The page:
Most of the acting is unfortunately, stilted, likely a product of the silent era. Madge Bellamy appears zombie-like throughout, even when her character is supposed to be normal, while John Harron is as wooden as it gets. Robert Frazer was always a solid reminder of a certain kind of hammy outdated form of acting and he overacts up a storm. His line readings, such as "Oh no, not that!" are grin-inducing.
Clarence Muse appears in the beginning as a frightened cabdriver and is able to evoke intelligence and authority into what could have been a cliched role. He was always a reliable character actor, performing similar services a dozen years later, opposite Lugosi in Invisible Ghost(1942).
Joseph Cawthorn is alot of fun as Dr. Bruner, bringing more humor to the role and warmth, in a much different turn than the authority figures portrayed by Edward Van Sloan in the Universal horrors. He has good comic timing and some good lines that make us believe that even a learned man such as he, could accept the supernatural in such circumstances.
One of the most memorable aspects of the picture are the wonderful zombie makeups utilized, all created by the great Jack Pierce, Universal's wizard of makeup. They are a motley crue of fiends, all based on Legendre's former enemies, with the former wizard/master and the bearded executioner, complete with wide staring eyes, appearing as the most memorable. No future zombies bear any resemblance to these earlier monstrosities and that's a shame, because they are quite frightening.
Of course, the main reason for this film being a classic is Bela Lugosi as Murder Legendre, one of the most captivating villains of the classic horror film. With his mustache and beard, he truly appears the image of Satan, offering Beaumont a chance for love, if only he sell his soul to him. Legendre makes for a wonderful Mephistopheles, as he slyly goes about his business, bringing tiny bits of humor here and there, for this is a man who truly enjoys his work. It's a multifaceted performance and displays more versatility than Lugosi was usually afforded in his lifetime. Notice the pleasure and subtle humor he brings to the scene where he explains to Beaumont each of his zombie slaves and how they came to be. I always laugh when he gets to the tall, bearded zombie and explains how he was an executioner once, intoning in a still annoyed voice, "He even tried to execute me!"
His calculated cruelty when he poisons Beaumont and tells him of his non-existent future is wonderfully sadistic and Lugosi plays it with relish. He even has a chance for a touch of sympathy, first when he tries to dissuade Beaumont against using the zombie formula, explaining that it will never be real love. Later, he has that classic line when he answers John Harron's question of what his zombies are, when he sympathetically replies, "For you my friend, they are the angels of death!"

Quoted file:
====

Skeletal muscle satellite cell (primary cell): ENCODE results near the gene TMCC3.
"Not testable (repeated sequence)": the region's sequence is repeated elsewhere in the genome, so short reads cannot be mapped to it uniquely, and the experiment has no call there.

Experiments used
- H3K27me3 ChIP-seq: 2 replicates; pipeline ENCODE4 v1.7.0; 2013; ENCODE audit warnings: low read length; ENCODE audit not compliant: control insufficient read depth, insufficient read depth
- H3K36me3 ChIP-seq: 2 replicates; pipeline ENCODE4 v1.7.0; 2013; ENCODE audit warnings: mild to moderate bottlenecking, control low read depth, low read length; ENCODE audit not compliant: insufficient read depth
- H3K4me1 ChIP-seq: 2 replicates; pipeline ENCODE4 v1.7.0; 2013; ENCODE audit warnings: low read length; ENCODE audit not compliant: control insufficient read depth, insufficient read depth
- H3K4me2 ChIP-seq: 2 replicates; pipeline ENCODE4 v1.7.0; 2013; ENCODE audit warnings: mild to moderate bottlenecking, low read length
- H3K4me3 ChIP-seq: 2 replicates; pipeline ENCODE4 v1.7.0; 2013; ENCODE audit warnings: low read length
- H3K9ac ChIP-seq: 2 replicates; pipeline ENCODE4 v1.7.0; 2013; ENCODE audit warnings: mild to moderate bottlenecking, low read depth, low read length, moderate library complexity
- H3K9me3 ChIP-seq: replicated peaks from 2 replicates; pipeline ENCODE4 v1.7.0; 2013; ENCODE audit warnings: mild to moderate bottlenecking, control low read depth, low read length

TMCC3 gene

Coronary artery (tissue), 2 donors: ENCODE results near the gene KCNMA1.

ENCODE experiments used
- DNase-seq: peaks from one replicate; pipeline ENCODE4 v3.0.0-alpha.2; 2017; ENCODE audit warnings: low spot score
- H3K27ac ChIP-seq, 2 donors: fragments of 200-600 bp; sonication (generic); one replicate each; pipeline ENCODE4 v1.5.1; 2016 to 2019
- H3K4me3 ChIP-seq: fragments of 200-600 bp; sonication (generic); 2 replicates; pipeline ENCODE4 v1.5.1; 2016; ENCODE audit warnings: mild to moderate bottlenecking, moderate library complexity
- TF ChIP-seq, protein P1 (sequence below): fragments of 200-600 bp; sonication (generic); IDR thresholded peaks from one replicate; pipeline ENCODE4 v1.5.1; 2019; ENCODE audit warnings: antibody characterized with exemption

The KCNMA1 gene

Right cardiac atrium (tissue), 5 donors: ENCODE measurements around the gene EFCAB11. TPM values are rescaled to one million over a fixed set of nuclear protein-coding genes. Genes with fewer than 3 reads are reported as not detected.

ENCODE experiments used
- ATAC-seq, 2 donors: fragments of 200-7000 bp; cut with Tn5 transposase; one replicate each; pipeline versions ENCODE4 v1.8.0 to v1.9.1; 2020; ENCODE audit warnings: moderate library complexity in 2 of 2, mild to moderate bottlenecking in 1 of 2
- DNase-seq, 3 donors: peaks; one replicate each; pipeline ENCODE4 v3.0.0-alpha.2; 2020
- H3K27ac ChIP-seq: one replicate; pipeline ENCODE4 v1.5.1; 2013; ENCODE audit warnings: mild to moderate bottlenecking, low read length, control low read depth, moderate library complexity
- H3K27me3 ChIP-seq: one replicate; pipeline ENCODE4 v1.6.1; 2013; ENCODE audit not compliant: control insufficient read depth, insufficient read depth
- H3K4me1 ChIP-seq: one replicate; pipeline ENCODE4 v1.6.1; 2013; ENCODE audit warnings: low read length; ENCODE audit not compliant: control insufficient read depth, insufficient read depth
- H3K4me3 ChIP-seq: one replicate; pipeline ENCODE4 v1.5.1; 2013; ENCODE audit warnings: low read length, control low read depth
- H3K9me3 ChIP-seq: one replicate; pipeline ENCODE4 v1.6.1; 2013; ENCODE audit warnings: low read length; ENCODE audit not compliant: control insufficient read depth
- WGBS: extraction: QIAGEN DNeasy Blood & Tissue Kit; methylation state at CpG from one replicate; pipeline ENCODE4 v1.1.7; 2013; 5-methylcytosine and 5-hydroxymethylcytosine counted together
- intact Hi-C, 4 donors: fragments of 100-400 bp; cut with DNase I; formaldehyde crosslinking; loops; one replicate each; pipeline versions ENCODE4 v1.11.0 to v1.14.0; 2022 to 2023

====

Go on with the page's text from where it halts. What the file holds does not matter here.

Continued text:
Lugosi does most of his acting, however, with body language, and never before were his hands and eyes put to such commanding use. The closeups of his eyes are used to terrifying effect, and were later superimposed in the follow-up, Revolt of the Zombies(1936), a misfire that was without the talent of Lugosi. His eyes are used to great effect early in the film, when his face appears suddenly in a wine glass, in one of the cinema's first jump scare moments.
His hands are constantly at work, throughout, twisting and cavorting, making the audience believe that whatever it is he is doing, must be working and that he is indeed a master of the black arts.
Murder Legendre is one of Lugosi's greatest creations, even more compelling than Dracula and this may be his finest horror performance. It's certainly one of the top 25 in the genre's history and worthy of reexamination by those uncertain of it's greatness.
White Zombie is a very old-fashioned film, undoubtedly. It contains a slow pace and largely hammy acting, but it also has an atmosphere and Gothic aura all it's own, and makes it unique among genre offerings. The film was lost for several decades, until rediscovery in the 1960s, where it was revived to mixed reviews. Most film historians agree that this is a pivotal horror film, however and it still ranks among the ten best of the zombie genre, and certainly within the 100 greatest of the horror film. For despite it's many flaws, it's a wondrous and haunting cinematic experience.
My personal exposure of this film came at a young age. White Zombie was one of the first horror films that I ever saw, actually. I was six years old and my Mom took me to our local Jamesway department store and I was allowed to pick out my weekly bargain movie(for when I was a good boy.) and I went through the bin and lifted a blue VHS tape out with a strange bearded fellow who looked like Count Dracula. I recognized the name LUGOSI, and the castle and the imagery suggested something I would like. I still remember how impatient I was at wanting to see this, since my mother had to get her car fixed at Sears, and the tape was in the car. When I got through that ordeal, I immediately put it on and discovered a new favorite horror film. I think this was the film that made me a Lugosi fan, frankly, for while I have always loved all things Dracula, this was the one I reenacted and quoted the most as a kid. Those gestures and those lines are still with me today and i'm happy to see this film's fanbase growing steadier as the years go on, inspiring Rob Zombie to name his first band after the film, along with creating one of the most durable of film genres. Creaks and all, i'd happily regard this as a cinema classic and well worth the time of the horror fan, no matter the age.